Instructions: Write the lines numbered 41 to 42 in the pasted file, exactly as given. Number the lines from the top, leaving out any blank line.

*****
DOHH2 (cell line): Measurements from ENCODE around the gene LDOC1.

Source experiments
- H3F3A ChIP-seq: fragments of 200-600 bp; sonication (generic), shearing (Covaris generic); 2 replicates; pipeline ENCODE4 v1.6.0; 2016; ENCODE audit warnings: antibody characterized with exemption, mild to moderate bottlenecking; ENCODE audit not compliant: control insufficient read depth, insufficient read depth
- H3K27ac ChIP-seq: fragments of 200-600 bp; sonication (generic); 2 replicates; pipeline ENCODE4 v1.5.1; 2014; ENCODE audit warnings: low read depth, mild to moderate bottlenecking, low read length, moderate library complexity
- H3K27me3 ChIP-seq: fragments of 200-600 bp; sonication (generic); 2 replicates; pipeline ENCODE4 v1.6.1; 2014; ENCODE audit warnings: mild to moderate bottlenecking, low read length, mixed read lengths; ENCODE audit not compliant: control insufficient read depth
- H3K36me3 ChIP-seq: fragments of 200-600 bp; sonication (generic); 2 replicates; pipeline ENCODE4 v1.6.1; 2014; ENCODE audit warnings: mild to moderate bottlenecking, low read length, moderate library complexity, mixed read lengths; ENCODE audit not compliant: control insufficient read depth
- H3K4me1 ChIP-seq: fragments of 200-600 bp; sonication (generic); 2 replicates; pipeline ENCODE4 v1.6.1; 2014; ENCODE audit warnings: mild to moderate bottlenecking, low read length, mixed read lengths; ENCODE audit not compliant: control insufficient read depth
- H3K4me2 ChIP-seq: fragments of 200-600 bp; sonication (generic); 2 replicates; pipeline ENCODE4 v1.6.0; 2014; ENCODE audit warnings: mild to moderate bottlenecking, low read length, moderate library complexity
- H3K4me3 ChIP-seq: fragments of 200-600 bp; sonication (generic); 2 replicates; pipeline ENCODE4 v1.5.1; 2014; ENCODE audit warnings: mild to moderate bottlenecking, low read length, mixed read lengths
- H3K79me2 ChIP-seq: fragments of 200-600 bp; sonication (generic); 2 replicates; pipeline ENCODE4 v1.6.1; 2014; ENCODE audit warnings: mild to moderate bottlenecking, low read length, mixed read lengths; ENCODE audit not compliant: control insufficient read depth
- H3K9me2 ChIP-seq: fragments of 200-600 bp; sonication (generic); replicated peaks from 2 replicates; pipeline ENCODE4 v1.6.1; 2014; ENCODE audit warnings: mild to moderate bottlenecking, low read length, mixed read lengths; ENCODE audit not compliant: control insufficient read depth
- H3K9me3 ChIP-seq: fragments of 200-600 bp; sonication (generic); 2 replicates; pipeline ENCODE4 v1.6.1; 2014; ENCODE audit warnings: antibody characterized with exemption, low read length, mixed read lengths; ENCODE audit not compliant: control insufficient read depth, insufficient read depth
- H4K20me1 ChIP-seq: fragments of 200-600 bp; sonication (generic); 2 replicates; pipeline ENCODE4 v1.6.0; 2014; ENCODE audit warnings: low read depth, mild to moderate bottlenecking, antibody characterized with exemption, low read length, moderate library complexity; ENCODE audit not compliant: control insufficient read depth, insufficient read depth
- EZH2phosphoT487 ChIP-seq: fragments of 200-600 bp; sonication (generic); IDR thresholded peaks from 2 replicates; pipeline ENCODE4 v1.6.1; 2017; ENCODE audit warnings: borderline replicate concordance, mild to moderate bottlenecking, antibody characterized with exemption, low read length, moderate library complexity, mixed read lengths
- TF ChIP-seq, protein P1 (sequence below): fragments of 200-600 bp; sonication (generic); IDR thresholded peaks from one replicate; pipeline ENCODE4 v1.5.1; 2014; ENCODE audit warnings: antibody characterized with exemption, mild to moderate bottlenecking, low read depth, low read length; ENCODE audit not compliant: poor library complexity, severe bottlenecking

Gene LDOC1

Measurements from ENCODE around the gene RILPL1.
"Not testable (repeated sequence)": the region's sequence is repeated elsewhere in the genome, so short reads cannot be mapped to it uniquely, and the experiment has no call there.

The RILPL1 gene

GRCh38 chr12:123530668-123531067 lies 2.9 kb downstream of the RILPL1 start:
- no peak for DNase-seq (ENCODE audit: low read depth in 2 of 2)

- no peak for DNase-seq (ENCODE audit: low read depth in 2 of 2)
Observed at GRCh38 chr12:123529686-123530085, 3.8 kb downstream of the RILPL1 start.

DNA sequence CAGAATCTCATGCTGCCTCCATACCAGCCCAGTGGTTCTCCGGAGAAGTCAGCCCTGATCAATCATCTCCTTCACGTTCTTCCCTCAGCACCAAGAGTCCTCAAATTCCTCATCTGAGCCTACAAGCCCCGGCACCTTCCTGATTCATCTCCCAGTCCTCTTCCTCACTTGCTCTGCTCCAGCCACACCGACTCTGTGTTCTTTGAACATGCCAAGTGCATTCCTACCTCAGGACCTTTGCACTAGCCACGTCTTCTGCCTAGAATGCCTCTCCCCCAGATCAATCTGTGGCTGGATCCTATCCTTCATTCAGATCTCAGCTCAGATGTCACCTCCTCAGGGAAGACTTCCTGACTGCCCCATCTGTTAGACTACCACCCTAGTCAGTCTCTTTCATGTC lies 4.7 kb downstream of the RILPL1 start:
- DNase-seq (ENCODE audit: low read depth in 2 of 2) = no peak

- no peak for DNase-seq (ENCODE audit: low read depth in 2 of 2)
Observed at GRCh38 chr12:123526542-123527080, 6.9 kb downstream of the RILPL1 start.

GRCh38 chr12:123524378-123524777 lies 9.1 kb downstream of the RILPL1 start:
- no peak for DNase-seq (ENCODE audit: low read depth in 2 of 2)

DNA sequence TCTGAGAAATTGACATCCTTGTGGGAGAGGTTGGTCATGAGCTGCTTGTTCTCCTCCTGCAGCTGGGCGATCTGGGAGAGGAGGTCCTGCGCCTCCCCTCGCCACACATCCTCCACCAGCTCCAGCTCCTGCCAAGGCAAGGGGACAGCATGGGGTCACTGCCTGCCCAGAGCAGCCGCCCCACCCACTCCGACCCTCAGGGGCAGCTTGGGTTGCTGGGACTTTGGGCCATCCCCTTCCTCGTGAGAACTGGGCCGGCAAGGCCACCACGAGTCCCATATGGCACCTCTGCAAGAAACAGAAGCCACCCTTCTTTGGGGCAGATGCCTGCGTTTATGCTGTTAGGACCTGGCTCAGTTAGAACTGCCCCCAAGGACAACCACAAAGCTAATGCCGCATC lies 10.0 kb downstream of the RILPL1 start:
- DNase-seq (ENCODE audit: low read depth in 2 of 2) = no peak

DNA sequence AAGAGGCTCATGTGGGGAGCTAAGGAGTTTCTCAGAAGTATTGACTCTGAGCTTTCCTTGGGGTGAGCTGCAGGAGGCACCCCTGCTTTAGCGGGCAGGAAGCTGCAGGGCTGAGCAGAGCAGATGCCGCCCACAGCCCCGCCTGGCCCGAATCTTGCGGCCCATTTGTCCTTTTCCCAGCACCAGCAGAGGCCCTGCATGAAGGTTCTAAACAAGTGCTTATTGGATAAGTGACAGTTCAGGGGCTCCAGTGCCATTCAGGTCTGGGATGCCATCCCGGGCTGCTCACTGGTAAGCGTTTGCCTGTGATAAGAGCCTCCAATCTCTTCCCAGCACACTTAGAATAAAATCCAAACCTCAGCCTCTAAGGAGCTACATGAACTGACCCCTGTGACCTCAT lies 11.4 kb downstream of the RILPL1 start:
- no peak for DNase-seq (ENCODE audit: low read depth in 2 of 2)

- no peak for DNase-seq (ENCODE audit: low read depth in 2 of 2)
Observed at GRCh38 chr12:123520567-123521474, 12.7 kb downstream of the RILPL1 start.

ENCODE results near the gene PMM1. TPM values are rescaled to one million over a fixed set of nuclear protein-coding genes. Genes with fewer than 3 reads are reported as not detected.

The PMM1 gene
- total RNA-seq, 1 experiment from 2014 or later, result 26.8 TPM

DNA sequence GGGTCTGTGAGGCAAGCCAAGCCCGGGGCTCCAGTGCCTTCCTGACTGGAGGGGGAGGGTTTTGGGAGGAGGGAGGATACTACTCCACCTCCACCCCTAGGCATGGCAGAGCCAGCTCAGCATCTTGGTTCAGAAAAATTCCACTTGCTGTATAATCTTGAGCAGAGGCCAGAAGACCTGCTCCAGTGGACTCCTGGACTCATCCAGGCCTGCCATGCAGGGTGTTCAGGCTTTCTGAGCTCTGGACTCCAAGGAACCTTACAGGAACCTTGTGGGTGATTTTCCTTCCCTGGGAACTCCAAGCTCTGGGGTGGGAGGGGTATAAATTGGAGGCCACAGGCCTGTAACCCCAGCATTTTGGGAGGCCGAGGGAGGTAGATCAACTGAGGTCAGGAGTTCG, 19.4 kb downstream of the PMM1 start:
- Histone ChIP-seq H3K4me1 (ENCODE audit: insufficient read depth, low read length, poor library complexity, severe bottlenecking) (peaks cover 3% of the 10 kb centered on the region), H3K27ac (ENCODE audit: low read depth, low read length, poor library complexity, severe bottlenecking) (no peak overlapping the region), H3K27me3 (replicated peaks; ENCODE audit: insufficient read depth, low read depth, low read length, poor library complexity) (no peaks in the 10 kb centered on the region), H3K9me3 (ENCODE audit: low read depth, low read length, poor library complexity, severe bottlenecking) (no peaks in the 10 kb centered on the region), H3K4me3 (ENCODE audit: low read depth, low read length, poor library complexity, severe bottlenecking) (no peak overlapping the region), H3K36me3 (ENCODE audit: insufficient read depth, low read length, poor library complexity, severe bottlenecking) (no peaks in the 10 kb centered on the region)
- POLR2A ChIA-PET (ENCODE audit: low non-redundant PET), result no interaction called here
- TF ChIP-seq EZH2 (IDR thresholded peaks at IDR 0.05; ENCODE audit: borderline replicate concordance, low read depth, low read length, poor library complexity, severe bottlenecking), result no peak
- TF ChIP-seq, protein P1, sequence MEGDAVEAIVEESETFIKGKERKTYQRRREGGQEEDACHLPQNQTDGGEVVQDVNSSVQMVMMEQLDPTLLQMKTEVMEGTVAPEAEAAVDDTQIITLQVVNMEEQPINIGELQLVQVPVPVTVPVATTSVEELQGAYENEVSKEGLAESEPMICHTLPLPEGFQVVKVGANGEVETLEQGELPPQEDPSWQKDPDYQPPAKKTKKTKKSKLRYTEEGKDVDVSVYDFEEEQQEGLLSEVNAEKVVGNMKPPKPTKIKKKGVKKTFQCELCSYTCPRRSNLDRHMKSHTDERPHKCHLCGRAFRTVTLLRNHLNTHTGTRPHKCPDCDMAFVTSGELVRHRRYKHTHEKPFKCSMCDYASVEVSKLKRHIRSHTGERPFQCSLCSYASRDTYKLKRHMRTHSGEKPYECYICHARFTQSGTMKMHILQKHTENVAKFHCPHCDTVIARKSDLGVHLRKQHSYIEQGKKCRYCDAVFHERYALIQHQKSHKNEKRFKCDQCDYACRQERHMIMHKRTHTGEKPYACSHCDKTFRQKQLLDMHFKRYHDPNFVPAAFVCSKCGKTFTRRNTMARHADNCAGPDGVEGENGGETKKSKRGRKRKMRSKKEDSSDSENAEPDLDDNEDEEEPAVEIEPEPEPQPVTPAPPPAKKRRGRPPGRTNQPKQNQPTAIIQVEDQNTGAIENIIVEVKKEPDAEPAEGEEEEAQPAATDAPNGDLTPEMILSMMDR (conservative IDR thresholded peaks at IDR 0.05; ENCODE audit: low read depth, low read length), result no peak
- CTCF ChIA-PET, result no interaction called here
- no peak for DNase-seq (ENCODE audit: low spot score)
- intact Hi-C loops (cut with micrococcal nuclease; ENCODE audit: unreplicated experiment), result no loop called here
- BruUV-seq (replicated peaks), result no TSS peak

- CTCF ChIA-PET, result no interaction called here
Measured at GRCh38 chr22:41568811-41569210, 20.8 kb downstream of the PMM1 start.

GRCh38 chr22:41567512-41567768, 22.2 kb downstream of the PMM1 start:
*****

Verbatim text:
- POLR2A ChIA-PET (ENCODE audit: low non-redundant PET), result no interaction called here
- TF ChIP-seq EZH2 (IDR thresholded peaks at IDR 0.05; ENCODE audit: borderline replicate concordance, low read depth, low read length, poor library complexity, severe bottlenecking), result no peak